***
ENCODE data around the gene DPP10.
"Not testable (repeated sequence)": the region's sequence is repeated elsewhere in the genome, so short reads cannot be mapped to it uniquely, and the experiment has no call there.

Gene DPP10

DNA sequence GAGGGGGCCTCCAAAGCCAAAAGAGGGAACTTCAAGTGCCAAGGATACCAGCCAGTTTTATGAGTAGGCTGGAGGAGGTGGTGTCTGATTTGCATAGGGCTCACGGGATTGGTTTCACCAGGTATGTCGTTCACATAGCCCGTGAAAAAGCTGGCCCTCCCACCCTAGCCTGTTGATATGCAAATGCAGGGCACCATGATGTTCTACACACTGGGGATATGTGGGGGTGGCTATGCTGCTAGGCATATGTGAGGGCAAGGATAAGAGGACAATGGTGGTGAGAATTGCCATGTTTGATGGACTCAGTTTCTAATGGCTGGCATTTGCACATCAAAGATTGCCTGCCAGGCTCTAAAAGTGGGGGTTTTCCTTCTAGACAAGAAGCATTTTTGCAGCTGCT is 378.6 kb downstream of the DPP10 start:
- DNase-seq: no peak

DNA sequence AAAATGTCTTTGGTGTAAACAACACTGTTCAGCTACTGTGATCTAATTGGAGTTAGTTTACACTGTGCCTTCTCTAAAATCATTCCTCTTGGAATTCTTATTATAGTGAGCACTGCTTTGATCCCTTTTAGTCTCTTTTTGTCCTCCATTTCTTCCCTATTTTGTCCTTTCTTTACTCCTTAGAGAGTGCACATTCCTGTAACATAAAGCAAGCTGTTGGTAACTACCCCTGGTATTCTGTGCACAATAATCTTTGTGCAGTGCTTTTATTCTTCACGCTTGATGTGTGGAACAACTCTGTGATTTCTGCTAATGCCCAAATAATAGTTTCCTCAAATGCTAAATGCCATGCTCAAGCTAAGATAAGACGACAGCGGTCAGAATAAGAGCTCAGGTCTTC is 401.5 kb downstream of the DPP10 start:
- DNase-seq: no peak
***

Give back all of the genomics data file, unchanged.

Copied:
ENCODE data around the gene DPP10.
"Not testable (repeated sequence)": the region's sequence is repeated elsewhere in the genome, so short reads cannot be mapped to it uniquely, and the experiment has no call there.

Gene DPP10

DNA sequence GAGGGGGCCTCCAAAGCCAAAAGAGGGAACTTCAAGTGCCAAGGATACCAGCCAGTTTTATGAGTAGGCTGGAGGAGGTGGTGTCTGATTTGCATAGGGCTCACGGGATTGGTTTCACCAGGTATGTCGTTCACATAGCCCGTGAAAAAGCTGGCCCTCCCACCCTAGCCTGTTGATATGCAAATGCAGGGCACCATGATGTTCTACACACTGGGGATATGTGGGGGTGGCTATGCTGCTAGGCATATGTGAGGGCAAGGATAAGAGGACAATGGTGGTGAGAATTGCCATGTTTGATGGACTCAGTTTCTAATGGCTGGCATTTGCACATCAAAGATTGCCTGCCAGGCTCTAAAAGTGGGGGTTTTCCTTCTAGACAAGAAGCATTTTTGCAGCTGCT is 378.6 kb downstream of the DPP10 start:
- DNase-seq: no peak

DNA sequence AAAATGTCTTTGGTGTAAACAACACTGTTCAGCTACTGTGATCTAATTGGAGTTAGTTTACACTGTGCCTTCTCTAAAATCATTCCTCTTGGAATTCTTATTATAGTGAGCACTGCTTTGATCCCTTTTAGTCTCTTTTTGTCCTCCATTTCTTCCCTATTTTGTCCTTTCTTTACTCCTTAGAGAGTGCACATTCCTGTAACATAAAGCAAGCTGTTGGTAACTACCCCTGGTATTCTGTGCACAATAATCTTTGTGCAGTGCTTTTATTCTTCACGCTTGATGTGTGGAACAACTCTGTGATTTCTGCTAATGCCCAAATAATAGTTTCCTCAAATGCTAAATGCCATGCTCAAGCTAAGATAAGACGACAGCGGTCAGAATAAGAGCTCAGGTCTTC is 401.5 kb downstream of the DPP10 start:
- DNase-seq: no peak